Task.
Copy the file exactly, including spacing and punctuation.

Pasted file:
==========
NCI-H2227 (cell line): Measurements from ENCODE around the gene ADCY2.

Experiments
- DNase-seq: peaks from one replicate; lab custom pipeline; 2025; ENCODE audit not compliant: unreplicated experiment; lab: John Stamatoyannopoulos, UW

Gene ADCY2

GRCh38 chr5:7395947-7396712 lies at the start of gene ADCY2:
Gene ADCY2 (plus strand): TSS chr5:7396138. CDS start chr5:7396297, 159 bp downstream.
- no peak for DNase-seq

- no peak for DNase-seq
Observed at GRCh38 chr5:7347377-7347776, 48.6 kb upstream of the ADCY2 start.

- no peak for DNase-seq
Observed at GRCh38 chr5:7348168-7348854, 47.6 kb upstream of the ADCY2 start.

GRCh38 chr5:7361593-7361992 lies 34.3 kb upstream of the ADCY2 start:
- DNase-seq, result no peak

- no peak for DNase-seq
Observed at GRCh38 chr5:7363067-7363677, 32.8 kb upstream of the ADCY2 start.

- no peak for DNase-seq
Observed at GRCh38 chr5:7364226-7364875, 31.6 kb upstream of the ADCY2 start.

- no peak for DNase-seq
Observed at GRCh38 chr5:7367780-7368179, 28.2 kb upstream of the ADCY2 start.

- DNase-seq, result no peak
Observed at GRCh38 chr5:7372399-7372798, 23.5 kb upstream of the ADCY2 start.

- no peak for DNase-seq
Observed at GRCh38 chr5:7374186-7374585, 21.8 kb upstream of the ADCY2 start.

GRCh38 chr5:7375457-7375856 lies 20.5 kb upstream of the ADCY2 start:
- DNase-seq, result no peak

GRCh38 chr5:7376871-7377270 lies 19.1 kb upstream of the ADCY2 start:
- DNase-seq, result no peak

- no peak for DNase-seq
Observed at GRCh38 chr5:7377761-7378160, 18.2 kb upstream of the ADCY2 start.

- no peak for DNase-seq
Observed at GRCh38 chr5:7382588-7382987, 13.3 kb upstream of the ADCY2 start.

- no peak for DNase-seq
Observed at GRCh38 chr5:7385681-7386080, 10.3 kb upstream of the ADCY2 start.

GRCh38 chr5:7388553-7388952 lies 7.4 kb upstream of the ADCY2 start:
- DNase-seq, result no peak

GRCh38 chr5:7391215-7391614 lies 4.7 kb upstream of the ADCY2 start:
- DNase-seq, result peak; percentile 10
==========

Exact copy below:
NCI-H2227 (cell line): Measurements from ENCODE around the gene ADCY2.

Experiments
- DNase-seq: peaks from one replicate; lab custom pipeline; 2025; ENCODE audit not compliant: unreplicated experiment; lab: John Stamatoyannopoulos, UW

Gene ADCY2

GRCh38 chr5:7395947-7396712 lies at the start of gene ADCY2:
Gene ADCY2 (plus strand): TSS chr5:7396138. CDS start chr5:7396297, 159 bp downstream.
- no peak for DNase-seq

- no peak for DNase-seq
Observed at GRCh38 chr5:7347377-7347776, 48.6 kb upstream of the ADCY2 start.

- no peak for DNase-seq
Observed at GRCh38 chr5:7348168-7348854, 47.6 kb upstream of the ADCY2 start.

GRCh38 chr5:7361593-7361992 lies 34.3 kb upstream of the ADCY2 start:
- DNase-seq, result no peak

- no peak for DNase-seq
Observed at GRCh38 chr5:7363067-7363677, 32.8 kb upstream of the ADCY2 start.

- no peak for DNase-seq
Observed at GRCh38 chr5:7364226-7364875, 31.6 kb upstream of the ADCY2 start.

- no peak for DNase-seq
Observed at GRCh38 chr5:7367780-7368179, 28.2 kb upstream of the ADCY2 start.

- DNase-seq, result no peak
Observed at GRCh38 chr5:7372399-7372798, 23.5 kb upstream of the ADCY2 start.

- no peak for DNase-seq
Observed at GRCh38 chr5:7374186-7374585, 21.8 kb upstream of the ADCY2 start.

GRCh38 chr5:7375457-7375856 lies 20.5 kb upstream of the ADCY2 start:
- DNase-seq, result no peak

GRCh38 chr5:7376871-7377270 lies 19.1 kb upstream of the ADCY2 start:
- DNase-seq, result no peak

- no peak for DNase-seq
Observed at GRCh38 chr5:7377761-7378160, 18.2 kb upstream of the ADCY2 start.

- no peak for DNase-seq
Observed at GRCh38 chr5:7382588-7382987, 13.3 kb upstream of the ADCY2 start.

- no peak for DNase-seq
Observed at GRCh38 chr5:7385681-7386080, 10.3 kb upstream of the ADCY2 start.

GRCh38 chr5:7388553-7388952 lies 7.4 kb upstream of the ADCY2 start:
- DNase-seq, result no peak

GRCh38 chr5:7391215-7391614 lies 4.7 kb upstream of the ADCY2 start:
- DNase-seq, result peak; percentile 10